This means that there is nothing of equal or greater value than the fact that God sent His Son to the cross to bear his wrath for sinners like you and your children. If so, is there anything in life we should be more passionate about than the gospel. We should be thinking on it, reflecting on it, rejoicing in it and allowing it to guide the way we look at our families and the way we parent.
So what does a gospel-centered home look like? It is one where all aspects of the family and parenting are informed by the gospel. Such a home knows such things as:
- Jesus has won the victory over sin, Satan and death. Our sin as parents or the sin of our children are parts of the battle but Christ has won the victory and a home that realizes the power of God in the gospel and Christ (1 Corinthians 1:24) sees the hope we have and are not defeated.
- Jesus is our redemption and has set us free from the slavery of sin. We may fall but we do not need to stay where we are. Christ has purchased the freedom to pursue righteousness.
- Jesus is our justification where our sin was taken upon him and his righteousness credited to us so that we could be seen as justified in God’s sight.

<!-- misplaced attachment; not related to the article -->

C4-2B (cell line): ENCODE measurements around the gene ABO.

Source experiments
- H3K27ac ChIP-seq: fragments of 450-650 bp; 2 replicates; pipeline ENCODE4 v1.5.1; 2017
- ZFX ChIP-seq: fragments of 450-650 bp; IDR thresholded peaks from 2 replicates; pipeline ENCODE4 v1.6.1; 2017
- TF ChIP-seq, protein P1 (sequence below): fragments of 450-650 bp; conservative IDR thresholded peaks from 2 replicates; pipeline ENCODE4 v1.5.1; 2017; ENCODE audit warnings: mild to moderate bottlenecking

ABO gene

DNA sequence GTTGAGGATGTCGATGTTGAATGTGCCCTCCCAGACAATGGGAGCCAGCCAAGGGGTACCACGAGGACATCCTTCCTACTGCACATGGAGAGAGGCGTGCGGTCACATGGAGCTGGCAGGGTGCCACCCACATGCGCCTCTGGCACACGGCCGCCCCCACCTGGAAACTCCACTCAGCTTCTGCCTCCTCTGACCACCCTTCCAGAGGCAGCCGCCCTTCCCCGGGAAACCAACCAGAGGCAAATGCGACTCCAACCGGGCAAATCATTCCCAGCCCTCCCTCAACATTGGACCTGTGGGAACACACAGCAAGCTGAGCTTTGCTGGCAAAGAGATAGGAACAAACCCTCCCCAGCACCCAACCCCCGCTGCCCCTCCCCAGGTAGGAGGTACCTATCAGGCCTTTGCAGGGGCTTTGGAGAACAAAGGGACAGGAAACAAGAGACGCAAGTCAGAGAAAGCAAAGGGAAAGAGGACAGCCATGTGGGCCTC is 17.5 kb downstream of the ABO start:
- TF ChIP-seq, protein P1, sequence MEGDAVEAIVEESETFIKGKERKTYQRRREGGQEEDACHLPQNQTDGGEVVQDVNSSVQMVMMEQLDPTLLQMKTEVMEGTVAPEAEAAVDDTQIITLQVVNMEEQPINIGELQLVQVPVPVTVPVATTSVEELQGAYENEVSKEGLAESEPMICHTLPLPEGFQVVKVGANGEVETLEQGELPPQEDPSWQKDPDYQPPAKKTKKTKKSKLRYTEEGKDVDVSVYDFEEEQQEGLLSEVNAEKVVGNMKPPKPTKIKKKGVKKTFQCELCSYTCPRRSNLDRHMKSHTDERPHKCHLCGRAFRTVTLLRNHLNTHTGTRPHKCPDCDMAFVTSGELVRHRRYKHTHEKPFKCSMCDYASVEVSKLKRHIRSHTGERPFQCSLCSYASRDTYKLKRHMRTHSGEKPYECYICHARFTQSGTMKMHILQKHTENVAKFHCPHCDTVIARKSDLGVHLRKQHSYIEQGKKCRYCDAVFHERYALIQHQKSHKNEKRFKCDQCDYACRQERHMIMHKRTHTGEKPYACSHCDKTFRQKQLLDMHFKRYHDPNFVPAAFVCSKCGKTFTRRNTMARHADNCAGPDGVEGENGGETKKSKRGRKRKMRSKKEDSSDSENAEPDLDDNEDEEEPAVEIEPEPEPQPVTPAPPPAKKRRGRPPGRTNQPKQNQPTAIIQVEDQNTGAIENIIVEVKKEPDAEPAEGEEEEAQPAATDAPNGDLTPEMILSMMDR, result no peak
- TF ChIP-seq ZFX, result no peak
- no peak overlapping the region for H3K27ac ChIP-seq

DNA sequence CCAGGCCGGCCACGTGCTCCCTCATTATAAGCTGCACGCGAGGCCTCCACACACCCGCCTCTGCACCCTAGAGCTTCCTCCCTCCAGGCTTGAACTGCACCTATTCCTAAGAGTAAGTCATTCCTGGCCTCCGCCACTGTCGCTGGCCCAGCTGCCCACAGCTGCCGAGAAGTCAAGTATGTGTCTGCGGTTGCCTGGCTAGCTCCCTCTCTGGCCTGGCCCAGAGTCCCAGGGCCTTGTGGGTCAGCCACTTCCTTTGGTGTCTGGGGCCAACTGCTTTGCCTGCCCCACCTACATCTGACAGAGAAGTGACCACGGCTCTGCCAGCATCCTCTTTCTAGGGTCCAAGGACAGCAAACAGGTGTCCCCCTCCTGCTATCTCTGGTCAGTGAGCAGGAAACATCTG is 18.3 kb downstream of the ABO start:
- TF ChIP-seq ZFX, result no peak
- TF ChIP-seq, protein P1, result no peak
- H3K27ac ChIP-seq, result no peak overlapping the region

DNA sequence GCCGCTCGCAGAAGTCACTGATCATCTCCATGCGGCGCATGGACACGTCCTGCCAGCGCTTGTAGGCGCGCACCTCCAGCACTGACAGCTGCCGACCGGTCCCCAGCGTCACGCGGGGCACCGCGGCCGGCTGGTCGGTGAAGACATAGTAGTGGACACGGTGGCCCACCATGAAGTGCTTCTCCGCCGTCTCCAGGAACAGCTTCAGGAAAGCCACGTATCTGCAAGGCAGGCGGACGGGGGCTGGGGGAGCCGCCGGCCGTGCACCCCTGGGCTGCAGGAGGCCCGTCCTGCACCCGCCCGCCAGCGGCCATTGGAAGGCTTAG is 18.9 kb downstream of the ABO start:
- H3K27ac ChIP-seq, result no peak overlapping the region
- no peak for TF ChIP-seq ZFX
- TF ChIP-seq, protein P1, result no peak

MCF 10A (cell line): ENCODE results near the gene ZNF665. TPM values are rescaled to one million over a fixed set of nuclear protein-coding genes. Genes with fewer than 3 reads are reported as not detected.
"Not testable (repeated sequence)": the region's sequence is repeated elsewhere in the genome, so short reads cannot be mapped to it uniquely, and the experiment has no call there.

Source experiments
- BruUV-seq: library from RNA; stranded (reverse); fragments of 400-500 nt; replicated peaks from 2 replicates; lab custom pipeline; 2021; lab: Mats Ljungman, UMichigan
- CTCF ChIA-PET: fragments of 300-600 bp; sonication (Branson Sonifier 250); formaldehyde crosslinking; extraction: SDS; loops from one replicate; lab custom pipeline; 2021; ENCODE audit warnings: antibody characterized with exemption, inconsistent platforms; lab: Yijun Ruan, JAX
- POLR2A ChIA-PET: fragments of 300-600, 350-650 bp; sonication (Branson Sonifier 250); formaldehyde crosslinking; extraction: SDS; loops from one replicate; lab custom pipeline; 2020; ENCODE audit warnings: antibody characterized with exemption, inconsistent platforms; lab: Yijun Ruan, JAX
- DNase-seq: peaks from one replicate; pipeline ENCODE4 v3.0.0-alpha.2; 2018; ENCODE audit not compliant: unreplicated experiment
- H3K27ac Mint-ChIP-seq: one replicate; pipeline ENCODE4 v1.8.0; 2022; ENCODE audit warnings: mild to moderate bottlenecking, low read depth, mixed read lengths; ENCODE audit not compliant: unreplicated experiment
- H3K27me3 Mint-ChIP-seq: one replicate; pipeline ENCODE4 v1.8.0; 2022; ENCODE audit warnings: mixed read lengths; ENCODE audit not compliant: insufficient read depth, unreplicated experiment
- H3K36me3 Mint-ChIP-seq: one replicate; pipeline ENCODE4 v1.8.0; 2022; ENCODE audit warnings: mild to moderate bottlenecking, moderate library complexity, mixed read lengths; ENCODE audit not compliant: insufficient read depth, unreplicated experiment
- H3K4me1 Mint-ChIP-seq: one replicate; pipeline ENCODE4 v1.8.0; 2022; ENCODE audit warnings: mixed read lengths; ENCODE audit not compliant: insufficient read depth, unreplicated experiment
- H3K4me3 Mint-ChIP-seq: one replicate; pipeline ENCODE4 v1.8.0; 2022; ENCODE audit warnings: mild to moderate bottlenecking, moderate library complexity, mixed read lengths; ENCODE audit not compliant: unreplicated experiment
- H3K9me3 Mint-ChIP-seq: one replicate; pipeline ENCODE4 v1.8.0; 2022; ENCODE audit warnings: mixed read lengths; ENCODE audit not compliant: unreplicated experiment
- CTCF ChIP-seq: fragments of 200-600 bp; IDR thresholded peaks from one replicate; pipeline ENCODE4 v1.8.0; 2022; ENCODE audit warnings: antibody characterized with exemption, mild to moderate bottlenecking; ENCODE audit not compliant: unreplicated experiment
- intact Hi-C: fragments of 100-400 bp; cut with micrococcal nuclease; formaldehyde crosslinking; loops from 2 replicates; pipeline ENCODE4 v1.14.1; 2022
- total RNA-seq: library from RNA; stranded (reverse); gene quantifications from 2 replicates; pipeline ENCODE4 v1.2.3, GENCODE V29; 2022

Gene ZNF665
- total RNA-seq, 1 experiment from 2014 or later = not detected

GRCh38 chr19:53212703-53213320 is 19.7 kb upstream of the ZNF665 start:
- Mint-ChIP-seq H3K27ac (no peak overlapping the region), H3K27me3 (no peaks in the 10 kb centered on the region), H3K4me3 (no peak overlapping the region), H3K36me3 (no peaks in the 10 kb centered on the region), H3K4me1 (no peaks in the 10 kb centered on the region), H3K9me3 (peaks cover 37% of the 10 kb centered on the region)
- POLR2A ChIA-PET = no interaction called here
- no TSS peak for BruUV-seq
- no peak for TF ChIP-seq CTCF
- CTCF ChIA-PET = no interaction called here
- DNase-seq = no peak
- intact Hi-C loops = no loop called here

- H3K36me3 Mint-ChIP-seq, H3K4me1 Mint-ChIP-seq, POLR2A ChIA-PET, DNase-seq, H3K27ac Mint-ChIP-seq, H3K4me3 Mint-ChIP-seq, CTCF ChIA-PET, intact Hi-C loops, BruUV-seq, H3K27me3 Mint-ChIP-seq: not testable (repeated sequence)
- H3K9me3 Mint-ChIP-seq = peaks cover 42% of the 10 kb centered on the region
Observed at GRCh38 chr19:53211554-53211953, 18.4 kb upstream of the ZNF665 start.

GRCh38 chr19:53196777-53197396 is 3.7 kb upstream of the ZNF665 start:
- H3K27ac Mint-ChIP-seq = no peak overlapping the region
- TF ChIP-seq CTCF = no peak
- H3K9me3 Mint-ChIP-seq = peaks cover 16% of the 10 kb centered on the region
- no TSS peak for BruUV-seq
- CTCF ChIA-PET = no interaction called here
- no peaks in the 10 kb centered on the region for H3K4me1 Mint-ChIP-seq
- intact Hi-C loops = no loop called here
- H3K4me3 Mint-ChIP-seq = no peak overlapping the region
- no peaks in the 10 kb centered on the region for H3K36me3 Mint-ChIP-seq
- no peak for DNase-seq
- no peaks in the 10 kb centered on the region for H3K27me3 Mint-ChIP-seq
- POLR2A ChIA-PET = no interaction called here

- Jesus has cleansed us from all sins that we have committed and sins committed against us. The burden of guilt has been lifted and the power to forgive purchased.
- Jesus is our ransom and paid the price for our sin. There is neither further cost nor interest penalty. We are completely forgiven and there are no charges against us.
- Jesus is our reconciliation where the obstacle of sin has been taken away and we have been brought to God in a new relationship.
The battle is to discipline and nurture your children guided by these truths and many other truths of the gospel. Tomorrow I will post the fundamental difference between a home that may be “Christian” but absent of the gospel.